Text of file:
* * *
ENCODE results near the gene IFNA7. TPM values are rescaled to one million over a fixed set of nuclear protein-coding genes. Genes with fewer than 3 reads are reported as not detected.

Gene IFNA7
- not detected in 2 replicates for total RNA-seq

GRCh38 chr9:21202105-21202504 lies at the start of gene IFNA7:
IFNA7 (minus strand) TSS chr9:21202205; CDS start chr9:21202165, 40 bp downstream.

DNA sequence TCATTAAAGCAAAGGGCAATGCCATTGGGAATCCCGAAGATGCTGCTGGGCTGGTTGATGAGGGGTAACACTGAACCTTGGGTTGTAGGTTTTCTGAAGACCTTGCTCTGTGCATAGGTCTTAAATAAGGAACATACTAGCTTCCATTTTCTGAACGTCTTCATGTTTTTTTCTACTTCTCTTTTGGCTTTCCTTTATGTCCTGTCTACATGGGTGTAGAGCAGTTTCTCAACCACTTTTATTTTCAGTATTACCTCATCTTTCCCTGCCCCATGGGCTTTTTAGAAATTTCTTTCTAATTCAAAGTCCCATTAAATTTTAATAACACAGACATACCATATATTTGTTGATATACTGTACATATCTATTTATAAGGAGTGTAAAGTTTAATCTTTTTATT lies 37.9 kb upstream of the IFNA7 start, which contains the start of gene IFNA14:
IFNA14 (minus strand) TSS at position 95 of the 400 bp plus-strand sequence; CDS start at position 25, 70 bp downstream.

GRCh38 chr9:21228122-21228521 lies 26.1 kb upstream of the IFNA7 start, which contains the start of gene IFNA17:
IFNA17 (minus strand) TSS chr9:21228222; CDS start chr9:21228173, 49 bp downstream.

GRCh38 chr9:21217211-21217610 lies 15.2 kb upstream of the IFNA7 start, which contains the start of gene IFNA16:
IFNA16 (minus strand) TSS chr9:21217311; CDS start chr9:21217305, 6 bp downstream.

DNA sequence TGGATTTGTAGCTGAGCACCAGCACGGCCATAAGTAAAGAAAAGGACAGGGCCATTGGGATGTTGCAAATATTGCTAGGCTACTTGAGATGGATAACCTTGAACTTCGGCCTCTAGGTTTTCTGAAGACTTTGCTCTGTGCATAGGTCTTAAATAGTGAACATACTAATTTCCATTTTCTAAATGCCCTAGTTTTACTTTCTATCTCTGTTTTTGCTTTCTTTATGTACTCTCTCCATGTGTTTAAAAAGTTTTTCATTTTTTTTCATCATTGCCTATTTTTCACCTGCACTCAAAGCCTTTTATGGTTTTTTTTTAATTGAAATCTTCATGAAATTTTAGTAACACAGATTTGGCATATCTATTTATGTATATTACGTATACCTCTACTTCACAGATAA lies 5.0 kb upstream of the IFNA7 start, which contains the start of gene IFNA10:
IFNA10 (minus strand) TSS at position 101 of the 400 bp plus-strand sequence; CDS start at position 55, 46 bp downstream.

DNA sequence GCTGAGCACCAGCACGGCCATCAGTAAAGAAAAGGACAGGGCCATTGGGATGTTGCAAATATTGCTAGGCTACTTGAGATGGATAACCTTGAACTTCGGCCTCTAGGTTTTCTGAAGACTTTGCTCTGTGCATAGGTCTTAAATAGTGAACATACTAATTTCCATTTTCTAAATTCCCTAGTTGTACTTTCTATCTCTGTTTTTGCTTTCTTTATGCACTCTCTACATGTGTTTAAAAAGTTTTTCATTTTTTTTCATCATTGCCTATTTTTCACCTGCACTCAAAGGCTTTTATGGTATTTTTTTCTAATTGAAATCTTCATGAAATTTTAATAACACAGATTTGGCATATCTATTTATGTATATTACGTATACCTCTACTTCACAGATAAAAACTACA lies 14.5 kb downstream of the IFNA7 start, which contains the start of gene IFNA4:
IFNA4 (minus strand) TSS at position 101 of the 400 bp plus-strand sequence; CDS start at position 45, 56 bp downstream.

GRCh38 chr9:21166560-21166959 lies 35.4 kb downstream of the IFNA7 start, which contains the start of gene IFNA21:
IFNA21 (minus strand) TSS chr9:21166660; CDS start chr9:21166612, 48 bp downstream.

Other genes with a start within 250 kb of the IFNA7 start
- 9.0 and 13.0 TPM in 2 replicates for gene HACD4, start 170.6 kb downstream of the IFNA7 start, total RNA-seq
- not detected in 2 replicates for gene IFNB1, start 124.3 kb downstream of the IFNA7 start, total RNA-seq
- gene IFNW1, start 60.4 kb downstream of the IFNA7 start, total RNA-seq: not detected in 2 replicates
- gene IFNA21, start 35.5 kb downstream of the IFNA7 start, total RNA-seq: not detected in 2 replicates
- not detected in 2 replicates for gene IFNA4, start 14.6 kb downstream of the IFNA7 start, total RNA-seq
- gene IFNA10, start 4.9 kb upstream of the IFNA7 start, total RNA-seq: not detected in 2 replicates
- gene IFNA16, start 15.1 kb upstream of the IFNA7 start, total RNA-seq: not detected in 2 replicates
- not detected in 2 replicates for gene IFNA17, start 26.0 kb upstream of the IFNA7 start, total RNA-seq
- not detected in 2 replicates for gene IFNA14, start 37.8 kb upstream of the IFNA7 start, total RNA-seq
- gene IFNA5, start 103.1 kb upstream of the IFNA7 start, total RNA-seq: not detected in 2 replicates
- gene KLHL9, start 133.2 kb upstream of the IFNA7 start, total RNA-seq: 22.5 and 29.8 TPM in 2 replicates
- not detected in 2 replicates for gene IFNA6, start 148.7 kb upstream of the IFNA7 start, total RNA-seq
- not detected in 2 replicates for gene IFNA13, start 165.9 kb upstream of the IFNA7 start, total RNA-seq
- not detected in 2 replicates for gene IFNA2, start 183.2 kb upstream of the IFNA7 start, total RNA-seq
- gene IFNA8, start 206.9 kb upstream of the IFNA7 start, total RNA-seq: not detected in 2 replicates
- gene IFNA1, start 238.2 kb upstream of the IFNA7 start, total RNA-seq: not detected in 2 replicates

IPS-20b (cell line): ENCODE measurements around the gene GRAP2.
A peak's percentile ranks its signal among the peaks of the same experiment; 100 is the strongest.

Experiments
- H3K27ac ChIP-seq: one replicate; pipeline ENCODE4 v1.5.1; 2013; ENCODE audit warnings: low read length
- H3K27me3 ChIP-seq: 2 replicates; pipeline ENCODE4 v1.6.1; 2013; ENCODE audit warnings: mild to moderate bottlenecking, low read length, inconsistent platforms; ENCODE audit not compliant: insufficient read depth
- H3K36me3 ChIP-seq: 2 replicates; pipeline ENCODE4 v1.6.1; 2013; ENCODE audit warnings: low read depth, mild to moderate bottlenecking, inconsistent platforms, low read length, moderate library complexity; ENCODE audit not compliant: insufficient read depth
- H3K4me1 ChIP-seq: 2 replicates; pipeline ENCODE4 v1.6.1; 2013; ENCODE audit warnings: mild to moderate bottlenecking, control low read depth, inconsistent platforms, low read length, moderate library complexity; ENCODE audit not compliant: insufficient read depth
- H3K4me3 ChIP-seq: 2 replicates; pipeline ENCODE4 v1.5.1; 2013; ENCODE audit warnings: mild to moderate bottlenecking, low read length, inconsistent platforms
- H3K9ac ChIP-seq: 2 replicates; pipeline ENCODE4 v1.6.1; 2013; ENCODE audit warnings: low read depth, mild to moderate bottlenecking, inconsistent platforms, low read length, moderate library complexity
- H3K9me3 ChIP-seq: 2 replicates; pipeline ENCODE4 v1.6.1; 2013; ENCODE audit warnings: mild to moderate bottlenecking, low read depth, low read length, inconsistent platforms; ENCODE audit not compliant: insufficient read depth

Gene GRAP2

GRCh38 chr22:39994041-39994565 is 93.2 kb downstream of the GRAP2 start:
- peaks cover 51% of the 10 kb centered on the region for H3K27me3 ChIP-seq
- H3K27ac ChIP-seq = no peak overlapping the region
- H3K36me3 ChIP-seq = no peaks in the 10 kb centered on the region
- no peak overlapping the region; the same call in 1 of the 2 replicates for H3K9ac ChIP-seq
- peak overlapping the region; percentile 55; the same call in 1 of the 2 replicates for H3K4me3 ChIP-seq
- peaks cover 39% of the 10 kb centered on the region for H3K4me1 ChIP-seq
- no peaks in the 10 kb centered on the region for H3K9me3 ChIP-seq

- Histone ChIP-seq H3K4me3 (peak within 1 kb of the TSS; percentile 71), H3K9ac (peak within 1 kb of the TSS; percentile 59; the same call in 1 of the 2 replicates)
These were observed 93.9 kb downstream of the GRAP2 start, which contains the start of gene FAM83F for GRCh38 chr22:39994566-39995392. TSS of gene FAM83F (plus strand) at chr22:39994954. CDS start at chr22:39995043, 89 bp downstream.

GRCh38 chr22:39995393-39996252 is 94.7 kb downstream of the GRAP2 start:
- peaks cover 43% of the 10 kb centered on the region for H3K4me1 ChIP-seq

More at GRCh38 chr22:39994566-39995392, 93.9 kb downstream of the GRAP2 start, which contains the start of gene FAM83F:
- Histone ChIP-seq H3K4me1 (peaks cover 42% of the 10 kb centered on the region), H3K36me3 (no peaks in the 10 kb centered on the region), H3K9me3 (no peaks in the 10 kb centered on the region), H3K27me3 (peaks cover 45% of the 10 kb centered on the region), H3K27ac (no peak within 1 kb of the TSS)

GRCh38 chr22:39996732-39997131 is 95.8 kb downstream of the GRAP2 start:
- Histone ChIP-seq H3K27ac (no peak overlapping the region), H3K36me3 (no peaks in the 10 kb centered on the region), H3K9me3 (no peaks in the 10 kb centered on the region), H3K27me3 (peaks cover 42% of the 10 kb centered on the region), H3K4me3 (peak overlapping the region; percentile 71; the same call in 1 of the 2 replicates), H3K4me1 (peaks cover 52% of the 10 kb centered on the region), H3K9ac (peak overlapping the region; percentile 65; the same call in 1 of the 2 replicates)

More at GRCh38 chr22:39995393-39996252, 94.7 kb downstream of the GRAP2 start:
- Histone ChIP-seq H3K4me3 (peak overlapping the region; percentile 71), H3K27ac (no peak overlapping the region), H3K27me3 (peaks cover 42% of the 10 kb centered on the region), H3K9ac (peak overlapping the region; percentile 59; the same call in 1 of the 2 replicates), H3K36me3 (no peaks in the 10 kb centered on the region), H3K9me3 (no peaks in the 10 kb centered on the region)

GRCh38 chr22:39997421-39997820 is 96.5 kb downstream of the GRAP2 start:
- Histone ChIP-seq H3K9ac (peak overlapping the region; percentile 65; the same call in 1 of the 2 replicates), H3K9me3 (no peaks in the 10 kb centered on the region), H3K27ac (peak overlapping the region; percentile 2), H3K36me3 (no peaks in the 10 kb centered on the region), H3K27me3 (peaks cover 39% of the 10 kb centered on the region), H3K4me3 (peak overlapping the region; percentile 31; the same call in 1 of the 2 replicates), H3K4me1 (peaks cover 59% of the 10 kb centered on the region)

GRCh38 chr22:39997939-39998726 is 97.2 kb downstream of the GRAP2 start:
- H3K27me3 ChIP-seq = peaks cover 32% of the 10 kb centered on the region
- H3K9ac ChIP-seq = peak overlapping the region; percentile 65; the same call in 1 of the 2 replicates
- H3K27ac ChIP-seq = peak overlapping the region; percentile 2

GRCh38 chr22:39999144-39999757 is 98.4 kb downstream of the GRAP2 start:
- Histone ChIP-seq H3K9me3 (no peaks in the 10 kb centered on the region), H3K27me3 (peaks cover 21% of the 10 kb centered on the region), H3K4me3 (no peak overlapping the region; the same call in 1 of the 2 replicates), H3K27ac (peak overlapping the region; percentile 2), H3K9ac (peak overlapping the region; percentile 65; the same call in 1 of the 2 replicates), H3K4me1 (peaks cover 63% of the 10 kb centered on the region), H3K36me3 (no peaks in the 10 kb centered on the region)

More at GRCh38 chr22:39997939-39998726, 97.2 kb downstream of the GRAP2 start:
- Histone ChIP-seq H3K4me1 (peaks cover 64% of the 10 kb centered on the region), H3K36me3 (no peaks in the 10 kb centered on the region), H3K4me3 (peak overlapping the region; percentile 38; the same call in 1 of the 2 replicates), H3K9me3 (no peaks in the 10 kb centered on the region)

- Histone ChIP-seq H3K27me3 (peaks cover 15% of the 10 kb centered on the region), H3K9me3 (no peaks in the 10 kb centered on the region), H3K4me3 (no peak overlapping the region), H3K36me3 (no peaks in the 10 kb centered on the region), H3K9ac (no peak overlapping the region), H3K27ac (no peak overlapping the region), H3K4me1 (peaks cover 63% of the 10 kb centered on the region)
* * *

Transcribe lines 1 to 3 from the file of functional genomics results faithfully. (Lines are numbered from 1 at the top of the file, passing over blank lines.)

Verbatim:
ENCODE results near the gene IFNA7. TPM values are rescaled to one million over a fixed set of nuclear protein-coding genes. Genes with fewer than 3 reads are reported as not detected.

Gene IFNA7
- not detected in 2 replicates for total RNA-seq